“I think that also keeping your free throw routine short and sweet is helpful,” Hillyer said. “I take one dribble and shoot the ball. I do this because I like to replicate exactly what I do when I am shooting anywhere else on the court. I don’t think, I just shoot.”

HIllyer said that her affinity for the game of basketball, and for Eureka basketball mores specifically, stemmed from growing up around the program as her older sister, Alex, was a 2012 graduate of the school.

From her youngest days right through current times, Kate Hillyer said Alex has been there for her for all things basketball and life.

“Alex has been a huge influence in what I do on the court and the attitude about the sport in general,” Hillyer said. “Alex has instilled a work ethic in me from a very young age. Every morning in the summers that she was home from college she would drag me to go work out with her. No matter how tired I was, I went. She showed me the steps and the work you have to put in to be great. Not only that but she is the most supportive older sister. We talk before and after every game and she is constantly encouraging I and giving me ideas of what I can do better. She watches me play and helps me, and I am always listening to what she has to say. She has seen my setbacks and has been there to pick me up through them all. I have always wanted to be like her and I continue to strive to be the athlete that she was.”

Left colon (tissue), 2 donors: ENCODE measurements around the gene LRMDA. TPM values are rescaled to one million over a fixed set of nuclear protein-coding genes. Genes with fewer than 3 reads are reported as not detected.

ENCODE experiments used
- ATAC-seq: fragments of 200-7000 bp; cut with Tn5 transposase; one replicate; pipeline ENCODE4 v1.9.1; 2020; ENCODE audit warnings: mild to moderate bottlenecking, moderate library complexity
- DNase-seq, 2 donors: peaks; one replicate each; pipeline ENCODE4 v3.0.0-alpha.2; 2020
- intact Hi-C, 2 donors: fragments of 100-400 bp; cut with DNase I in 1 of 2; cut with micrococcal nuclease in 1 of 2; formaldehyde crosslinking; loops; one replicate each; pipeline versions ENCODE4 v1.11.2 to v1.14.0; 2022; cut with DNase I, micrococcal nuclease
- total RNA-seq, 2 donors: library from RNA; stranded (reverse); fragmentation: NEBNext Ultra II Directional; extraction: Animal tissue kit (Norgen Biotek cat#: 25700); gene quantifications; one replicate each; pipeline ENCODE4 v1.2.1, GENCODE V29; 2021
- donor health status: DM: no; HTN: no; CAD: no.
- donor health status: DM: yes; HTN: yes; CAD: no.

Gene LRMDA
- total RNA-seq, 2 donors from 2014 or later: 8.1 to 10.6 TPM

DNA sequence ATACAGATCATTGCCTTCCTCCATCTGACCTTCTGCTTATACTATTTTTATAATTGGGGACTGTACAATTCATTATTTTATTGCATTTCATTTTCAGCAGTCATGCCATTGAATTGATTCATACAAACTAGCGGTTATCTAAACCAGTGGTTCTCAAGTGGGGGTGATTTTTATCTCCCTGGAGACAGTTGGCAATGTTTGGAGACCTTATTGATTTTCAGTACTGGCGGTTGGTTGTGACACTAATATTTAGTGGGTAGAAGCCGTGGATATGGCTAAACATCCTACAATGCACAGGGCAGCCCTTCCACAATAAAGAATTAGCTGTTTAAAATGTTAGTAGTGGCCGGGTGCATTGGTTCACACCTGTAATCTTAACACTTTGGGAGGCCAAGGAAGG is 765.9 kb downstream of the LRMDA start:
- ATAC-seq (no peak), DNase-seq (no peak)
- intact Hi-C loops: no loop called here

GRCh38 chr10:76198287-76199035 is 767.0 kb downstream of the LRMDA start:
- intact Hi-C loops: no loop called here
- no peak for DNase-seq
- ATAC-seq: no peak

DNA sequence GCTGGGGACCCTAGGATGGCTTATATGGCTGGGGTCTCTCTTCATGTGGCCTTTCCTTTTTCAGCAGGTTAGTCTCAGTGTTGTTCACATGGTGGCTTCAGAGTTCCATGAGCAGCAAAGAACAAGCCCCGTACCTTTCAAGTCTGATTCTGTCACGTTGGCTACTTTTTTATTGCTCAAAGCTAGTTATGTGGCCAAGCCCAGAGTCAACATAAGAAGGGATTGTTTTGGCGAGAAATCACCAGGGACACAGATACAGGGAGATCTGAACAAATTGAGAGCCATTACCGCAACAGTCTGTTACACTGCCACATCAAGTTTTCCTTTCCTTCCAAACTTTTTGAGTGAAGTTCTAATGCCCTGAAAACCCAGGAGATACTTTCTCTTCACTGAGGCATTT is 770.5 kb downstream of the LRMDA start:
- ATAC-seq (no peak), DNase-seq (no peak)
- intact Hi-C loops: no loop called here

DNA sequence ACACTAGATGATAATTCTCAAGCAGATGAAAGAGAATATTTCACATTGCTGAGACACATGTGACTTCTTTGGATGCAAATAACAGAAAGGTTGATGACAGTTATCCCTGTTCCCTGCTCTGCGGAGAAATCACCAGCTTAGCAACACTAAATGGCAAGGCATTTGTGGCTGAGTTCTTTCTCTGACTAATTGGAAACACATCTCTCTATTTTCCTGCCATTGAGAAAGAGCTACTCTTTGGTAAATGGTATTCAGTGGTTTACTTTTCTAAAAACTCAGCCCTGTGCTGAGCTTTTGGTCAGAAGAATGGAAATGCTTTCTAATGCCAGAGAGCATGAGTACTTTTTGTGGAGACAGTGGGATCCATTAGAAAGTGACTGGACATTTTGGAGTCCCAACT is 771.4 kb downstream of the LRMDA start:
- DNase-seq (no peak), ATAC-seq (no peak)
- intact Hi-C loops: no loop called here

Like Alex, Kate will soon be headed off to play college basketball.

She has signed to play in college at Division II William Jewell where she looks to go into biology with a pre-dental focus.

While her 4.0 grade point average throughout high school has been a source of pride, it’s the future that has Hillyer excited about her plans.

Getting the chance to help others has been a key for her.

“My entire life I have loved helping people and putting smiles on their faces,” Hillyer said. “I have seen first-hand what a healthy and pretty smile can do for the confidence of others. In a perfect world, I hope to work with low-income communities providing dental care for the youth and giving them confidence and skills to keep a healthy smile. While I love basketball and I would love to only have to focus on that, the reality is that at some point basketball will end. I need to have the skills and knowledge to continue on in my life and school is so important in that. School comes first always and I think that my discipline in the classroom has helped my discipline on the court. I love all things science and could spend hours learning about the human body. I think it is so interesting how it all works and is like one big puzzle.”

One part of life that once was a big puzzle but now fits together perfectly, Hillyer said, was how everyone in the Wildcats’ program fit together.

She said that, from her time as a youngster to her current spot as a leader for the team, working for and then seeing everything fit together has been well worth it.

“I will say time and time again there is nothing like Eureka basketball,” Hillyer said. “I grew up watching my sister in the program and now I get to experience it myself and it is really special. Coach Alsup has been one of the most influential people in my life. He cares so much about me and has seen me at my lowest and my highest and has never stopped cheering me on. I think the best way to describe it is that we are a family.”